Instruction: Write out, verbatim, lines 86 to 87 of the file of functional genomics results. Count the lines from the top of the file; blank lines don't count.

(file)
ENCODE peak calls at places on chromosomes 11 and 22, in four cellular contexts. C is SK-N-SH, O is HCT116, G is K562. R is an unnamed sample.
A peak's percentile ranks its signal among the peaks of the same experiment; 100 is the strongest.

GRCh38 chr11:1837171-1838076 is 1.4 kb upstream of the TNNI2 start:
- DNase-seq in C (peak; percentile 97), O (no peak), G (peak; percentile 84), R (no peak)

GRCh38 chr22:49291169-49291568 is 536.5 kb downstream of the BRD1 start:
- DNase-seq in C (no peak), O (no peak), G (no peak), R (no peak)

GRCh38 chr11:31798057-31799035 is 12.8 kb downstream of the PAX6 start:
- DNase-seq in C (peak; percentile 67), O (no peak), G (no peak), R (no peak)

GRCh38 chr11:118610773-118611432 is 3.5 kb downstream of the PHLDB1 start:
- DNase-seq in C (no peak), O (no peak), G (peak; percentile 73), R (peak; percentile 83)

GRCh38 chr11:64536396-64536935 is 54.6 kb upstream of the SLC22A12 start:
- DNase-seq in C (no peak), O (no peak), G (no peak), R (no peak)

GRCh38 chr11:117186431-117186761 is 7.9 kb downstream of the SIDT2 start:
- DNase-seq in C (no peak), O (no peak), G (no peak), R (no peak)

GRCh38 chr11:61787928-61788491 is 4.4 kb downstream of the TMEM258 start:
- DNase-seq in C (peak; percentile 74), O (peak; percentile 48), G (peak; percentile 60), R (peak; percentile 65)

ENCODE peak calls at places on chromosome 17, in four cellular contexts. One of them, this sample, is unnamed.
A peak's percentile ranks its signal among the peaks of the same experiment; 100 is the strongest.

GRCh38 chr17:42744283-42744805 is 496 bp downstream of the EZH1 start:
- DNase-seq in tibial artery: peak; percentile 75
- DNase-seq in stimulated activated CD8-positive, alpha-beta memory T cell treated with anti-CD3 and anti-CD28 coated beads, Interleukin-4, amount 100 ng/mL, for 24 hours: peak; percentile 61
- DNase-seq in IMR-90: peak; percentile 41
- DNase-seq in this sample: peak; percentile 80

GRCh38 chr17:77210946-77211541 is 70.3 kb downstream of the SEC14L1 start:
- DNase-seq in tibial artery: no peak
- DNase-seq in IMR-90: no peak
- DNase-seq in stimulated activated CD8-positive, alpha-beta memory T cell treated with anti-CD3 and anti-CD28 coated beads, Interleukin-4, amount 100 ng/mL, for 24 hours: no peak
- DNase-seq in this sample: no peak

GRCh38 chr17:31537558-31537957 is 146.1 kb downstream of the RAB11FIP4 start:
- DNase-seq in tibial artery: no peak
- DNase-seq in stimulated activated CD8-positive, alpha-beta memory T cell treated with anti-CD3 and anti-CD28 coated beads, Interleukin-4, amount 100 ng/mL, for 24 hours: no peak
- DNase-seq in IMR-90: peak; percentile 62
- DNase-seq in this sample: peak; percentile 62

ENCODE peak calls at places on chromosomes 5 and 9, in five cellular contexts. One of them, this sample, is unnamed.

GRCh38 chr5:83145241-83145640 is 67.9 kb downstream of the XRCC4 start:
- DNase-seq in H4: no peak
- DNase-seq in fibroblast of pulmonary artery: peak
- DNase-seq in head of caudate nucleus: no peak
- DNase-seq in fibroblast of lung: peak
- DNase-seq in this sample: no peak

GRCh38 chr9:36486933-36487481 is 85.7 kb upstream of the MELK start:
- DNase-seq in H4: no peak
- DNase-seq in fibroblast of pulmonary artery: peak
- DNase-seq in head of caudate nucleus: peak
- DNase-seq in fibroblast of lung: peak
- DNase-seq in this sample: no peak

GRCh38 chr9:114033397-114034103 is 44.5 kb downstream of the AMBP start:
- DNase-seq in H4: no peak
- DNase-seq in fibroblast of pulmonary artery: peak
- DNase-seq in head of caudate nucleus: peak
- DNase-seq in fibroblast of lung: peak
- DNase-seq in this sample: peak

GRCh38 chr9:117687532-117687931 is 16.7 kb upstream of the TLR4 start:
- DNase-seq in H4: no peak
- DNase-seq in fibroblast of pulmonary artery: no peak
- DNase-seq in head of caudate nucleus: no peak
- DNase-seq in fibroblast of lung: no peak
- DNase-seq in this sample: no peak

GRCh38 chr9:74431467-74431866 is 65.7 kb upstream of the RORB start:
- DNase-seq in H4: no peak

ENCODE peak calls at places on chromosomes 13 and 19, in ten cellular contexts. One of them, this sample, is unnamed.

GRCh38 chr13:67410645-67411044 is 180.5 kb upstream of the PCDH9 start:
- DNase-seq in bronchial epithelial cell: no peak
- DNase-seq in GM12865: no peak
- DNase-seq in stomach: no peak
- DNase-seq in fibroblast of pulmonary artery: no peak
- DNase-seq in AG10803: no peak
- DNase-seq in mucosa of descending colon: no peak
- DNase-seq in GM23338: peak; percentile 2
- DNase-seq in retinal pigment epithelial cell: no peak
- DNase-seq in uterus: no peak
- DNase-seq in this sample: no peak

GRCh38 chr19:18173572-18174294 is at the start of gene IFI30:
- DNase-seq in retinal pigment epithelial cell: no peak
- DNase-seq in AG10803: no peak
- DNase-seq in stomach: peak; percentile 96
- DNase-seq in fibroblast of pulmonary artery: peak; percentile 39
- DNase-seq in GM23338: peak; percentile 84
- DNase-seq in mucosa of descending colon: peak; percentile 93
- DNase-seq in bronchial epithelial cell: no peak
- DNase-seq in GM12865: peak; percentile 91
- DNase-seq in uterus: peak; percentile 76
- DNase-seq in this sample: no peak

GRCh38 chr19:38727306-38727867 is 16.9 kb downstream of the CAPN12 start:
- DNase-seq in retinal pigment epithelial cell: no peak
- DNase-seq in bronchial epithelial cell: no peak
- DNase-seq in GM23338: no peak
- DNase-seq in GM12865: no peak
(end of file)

- DNase-seq in bronchial epithelial cell: no peak
- DNase-seq in GM23338: no peak